10 Books guaranteed to make you laugh
It’s often said that laughter is the best medicine. The following is a prescription of 10 writers, all of whom go about delivering that medicine in very different ways.
Dorothy Parker—The Complete Poems
Many people would say that if you looked up ‘Waspish’ in the dictionary, there would be a picture of Dorothy Parker. They would be wrong: dictionaries don’t usually have pictures. Parker certainly is waspish though, and her fiendish wit shines through the stories and essays she wrote. However, it’s her poems that showcase this best.
George Saunders—The Brief and Frightening Reign of Phil
If Thomas Pynchon calls you funny then nobody is allowed to disagree. That’s just a rule. But ‘funny’ doesn’t come close to doing justice to Saunders’ stories—there’s also a real strangeness and tenderness to them. Like the best things, they are utterly impossible to describe properly. The stories in The Brief and Frightening Reign of Phil show Saunders at his weirdest and funniest. He’s also a wonderfully witty essayist, and some of the best examples can be found in his collection The Braindead Megaphone.
Jaroslav Hasek—The Good Soldier Švejk and His Fortunes in the World War
Josef Švejk’s adventures during the First World War see him travel the breadth of Eastern Europe. It’s a chaotic, bawdy journey, and one with a cast of characters that Josef Lada’s illustrations bring to life perfectly. As well as the horror of war, The Good Soldier Švejk is a novel about the absurdity of bureaucracy, something Švejk undermines throughout by following the orders of his superiors entirely literally. Whether this is through deep cunning or haphazard luck has left critics divided—but there’s no arguing that the consequences are immensely funny.
Lorrie Moore writes short stories about themes like loss, adultery, divorce, and terminal illness. So not subject matter you’d traditionally call ‘laugh-a-minute.’ But Moore is a master of light and shade, and consistently punctures any gloom with big laughs, searing insight, and some really quite goofy puns. Her first collection Self-Help, written when she was just 19, is a great starting point.
Magnus Mills—All Quiet On The Orient Express
Magnus Mills is a dead-pan comic wonder, a writer who mixes the awkward pauses of The Office with the creeping horror of Franz Kafka. Each of his books have outwardly banal plot lines (they feature town planners, fence erectors, and delivery drivers) but soon slowly morph into something a little more sinister. All Quiet On The Orient Express is no exception, as what begins as a one-man camping trip in the Lake District takes a turn towards the strange.
Lydia Davis—The Collected Stories
No one writes remotely like Lydia Davis. Her spare prose is capable of making you laugh one second and punching you in the gut the next, and both sensations are intensified as a consequence. Alongside the jokes, the sheer audacity of Davis’ talent will make you smile. An off-beat, idiosyncratic treasure.
Paul Neilan—Apathy and Other Small Victories
Apathy and Other Small Victories, Neilan’s only published writing to date, occupies the sweet spot where the brute force of Bukowski and the mischief of the Marx Brothers overlap. Blisteringly profane but also genuinely hysterical, Apathy… is laugh out loud escapism for anyone who has ever worked a dull office job. And by way of a bonus, along the way you’ll learn how to say some really crude things in sign language.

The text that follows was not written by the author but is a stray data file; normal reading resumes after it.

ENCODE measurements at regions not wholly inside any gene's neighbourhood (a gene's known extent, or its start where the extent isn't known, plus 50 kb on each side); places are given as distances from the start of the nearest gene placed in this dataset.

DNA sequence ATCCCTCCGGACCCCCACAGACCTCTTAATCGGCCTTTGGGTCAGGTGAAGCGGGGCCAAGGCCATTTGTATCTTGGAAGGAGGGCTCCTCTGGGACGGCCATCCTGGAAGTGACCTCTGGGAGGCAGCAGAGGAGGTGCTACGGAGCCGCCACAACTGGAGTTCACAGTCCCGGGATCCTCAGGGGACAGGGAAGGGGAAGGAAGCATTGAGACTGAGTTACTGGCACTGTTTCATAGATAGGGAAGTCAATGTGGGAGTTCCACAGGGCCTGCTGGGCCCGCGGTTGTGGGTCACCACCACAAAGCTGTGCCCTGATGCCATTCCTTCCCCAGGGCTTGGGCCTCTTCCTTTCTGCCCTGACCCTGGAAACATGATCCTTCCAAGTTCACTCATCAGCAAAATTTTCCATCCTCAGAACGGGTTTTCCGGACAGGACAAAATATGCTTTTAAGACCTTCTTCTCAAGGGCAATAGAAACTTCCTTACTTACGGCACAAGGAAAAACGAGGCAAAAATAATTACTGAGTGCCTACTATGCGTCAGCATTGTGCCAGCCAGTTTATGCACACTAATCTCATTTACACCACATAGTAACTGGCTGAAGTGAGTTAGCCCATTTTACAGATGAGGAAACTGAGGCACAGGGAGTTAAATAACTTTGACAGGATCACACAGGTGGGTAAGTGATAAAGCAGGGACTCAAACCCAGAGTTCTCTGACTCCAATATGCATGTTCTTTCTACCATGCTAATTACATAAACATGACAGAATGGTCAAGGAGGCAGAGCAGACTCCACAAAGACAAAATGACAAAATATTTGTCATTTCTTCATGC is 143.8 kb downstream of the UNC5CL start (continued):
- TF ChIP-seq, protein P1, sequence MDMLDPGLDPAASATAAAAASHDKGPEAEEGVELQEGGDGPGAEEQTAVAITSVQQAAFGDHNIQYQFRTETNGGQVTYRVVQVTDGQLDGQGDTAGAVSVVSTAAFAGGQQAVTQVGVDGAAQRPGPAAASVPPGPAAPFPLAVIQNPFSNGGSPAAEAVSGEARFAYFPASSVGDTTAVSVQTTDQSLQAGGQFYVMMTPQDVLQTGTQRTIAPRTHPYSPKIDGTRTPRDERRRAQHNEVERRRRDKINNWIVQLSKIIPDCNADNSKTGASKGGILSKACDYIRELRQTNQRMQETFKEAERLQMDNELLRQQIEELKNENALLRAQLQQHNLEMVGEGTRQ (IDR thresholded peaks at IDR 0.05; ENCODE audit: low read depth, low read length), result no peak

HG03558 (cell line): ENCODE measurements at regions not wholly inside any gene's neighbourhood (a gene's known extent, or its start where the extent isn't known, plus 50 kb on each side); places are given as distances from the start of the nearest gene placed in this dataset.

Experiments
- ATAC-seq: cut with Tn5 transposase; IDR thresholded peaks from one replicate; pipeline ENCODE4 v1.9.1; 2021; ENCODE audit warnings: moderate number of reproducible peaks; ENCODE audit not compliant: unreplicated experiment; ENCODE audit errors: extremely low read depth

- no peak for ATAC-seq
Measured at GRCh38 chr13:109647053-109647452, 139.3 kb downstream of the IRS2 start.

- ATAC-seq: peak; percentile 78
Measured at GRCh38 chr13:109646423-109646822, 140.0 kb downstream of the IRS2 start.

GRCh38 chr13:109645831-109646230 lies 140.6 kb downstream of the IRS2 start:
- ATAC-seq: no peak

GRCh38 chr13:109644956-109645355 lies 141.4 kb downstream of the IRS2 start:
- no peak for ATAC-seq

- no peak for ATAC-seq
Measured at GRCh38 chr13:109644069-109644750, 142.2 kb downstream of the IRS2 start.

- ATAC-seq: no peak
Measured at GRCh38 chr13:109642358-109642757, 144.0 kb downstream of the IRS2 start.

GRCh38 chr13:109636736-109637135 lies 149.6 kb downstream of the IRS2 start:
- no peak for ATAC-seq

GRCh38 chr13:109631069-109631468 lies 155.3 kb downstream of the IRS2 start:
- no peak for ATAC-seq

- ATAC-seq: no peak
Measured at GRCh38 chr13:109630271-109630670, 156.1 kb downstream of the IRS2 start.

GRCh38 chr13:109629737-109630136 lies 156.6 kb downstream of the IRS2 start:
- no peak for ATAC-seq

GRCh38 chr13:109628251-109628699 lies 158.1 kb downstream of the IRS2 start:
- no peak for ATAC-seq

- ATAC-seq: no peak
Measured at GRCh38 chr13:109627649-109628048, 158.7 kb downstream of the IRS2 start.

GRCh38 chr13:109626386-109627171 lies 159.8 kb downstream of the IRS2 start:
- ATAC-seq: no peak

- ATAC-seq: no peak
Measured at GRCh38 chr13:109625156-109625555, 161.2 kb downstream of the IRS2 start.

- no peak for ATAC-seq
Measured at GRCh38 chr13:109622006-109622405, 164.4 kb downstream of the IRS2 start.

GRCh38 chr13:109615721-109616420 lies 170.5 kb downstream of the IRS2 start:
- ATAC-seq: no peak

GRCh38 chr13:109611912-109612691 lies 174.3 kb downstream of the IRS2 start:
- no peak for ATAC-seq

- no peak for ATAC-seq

Geoffrey Willans and Ronald Searle—The Molesworth Books
Any 'fule kno' that the Molesworth books are comedy classics. And before you write a letter of complaint to our proofreader, this is just how schoolboy Nigel Molesworth, the self-proclaimed ‘goriller of 3b’ and ‘curse of st. custards’ writes. Like Riddley Walker, A Clockwork Orange, or Trainspotting, reading the four Molesworth books will leave a lasting impression on your vocabulary, and probably affect your spelling for the worse. But Molesworth’s errors mask a rich vein of satire. Superficially he is the private school equivalent of the Bash Street Kids – a wannabe tearaway who hates 'skool sossages', getting the kane, and his nemesis 'fotherington thomas'. But Molesworth’s collected advice on school life forms a fascinating chronicle not just of the education system, but of 1950s Britain in general.
John Kennedy Toole—A Confederacy of Dunces
There’s no denying that Ignatius J. Reilly is a deeply unpleasant character. A huge, lost, slob of a man, he spends the course of Toole’s masterpiece embarking on Jeremiads against more or less all the trappings of modernity. That he manages to be even vaguely endearing is testament to how feverishly hilarious these rants can be—and by extension to Toole’s skill as a comic writer.
Jon Ronson—The Psychopath Test
It might seem odd that the only non-fiction entry on this list is also about a serious topic. But Ronson is never blasé about the subject. Like Hunter S. Thompson’s polite, socially anxious brother, Ronson throws himself into stories with an odd mix of abandon and compassion, and it’s from this that much of the books humour springs. As Will Self says, “by inserting his own character with a forensic skill into the very real and frightening world that surrounds us all, Ronson achieves a gag-rate that puts him on a par with Woody Allen.”
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